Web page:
Mother & Baby

Pregnancy can have an unexpectedly large effect on your dental health. A change in hormones, diet and lifestyle can take their toll on your general and your oral health. Once the baby is born, you also need to consider the dental care of your child, and it is important to seek advice from your dentist so you can provide them with the best dental care possible.


During pregnancy your hormones can affect your dental health. Increased tooth decay and gum disease are just two side effects that are commonly seen and should be dealt with before they become a permanent problem, potentially leading to tooth loss. Increased levels of progesterone and oestrogen can also affect the bones and gums that support the teeth, leading to loose teeth and bleeding gums.
Is dental treatment safe during pregnancy?
Routine treatment is safe during pregnancy, but the department of health recommends that women avoid having amalgam fillings fitted during this time. Some patients also avoid having x-rays during pregnancy, but government guidelines also state that they are safe when the beam is directed away from the womb.


After the birth of your child it is important that you continue to look after your teeth. However, the dental health and development of your child should now be considered during your daily dental routine. Appearing from around 6 months, your baby’s teeth will continue to grow through until all 20 are baby teeth are present. Also known as the teething stage, this process can be painful and cause a high temperature intermittently throughout. During this time, it is possible to use specialist gel to reduce the pain and discomfort.
When should I take my baby to the dentist?
It is possible to bring your baby to the dentist during your own routine check up, but babies do not need to visit a dentist until their teeth are beginning to grow through.
Breastfeeding and dental health
Research conducted by the World Health Organisation suggests that babies breastfeeding past the start of the teething stage can experience tooth decay due to the natural sugars within breast milk. The alternative, bottled milk, is considered an appropriate alternative provided no sugar is added to the drinks.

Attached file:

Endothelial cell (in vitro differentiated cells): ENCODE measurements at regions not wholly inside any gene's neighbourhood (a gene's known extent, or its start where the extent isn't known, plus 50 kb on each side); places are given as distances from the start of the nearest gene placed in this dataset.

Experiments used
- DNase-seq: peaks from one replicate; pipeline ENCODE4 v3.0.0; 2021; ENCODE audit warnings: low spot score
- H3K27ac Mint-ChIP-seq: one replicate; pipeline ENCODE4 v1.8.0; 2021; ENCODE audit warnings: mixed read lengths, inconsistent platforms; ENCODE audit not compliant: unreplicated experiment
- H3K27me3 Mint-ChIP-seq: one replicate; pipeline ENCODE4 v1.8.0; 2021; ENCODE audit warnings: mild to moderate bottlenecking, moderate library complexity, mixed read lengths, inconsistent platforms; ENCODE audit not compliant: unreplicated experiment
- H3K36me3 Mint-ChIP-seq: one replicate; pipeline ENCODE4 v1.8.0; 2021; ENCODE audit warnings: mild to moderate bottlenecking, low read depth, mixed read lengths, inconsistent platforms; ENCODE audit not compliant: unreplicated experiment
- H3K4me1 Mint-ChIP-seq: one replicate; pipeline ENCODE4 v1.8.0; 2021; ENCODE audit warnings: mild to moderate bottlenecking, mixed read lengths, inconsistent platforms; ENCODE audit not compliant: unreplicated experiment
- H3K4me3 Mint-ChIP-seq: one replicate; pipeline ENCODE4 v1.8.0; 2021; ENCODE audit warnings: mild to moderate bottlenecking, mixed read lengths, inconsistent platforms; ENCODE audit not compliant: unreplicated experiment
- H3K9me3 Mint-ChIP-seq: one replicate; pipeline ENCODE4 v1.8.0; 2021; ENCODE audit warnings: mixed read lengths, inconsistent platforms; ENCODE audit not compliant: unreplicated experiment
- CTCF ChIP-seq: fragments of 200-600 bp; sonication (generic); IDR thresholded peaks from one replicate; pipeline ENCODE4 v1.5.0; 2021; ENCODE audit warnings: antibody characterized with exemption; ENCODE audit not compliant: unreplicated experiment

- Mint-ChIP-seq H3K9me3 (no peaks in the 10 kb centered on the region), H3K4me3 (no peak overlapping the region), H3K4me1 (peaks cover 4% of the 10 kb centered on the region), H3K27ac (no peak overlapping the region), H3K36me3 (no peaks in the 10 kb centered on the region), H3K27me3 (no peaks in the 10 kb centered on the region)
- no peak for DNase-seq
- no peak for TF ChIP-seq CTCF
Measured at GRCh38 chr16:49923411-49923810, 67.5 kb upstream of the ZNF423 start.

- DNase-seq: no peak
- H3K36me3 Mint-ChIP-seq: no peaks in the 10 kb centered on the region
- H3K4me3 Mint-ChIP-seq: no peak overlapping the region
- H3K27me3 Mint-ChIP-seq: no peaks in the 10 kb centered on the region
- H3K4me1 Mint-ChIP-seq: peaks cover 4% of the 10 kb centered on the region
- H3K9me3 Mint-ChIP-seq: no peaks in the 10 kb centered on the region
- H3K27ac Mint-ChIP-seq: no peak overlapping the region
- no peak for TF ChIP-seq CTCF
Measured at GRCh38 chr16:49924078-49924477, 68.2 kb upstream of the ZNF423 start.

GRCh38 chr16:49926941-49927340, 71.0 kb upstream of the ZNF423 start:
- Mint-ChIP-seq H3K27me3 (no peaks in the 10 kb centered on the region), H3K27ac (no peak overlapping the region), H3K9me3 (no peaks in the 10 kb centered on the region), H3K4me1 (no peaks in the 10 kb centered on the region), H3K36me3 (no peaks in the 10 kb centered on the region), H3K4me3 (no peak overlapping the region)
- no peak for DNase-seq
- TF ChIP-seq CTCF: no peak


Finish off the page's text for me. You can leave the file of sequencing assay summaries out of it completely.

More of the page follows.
Solid food

Your doctor will advise you on the appropriate solid food to feed your baby, but food without sugar will be the best for your child’s dental health. Food and drink containing sugar can cause tooth decay and prevent the appropriate development of enamel in extreme cases. Fluoride supplements could be added to your baby’s diet in order to strengthen enamel and prevent decay, but it is important to seek advice from your dentist beforehand.
When should teeth cleaning begin?
As soon as your baby begins teething you should begin cleaning their teeth. Age-appropriate cleaning tools are often available to ensure that gums are not damage during the cleaning, but a toothbrush will be essential as more teeth grow through. Fluoride toothpaste is also available for young children and should be used to remove bacteria from teeth twice daily.
The effect of thumb-sucking and dummies
It is beneficial for babies if thumb-sucking and dummies are prevented throughout the development of teeth and beyond. Both can lead to the changes in the trajectory of growing teeth, leading to a need for braces at a later date.

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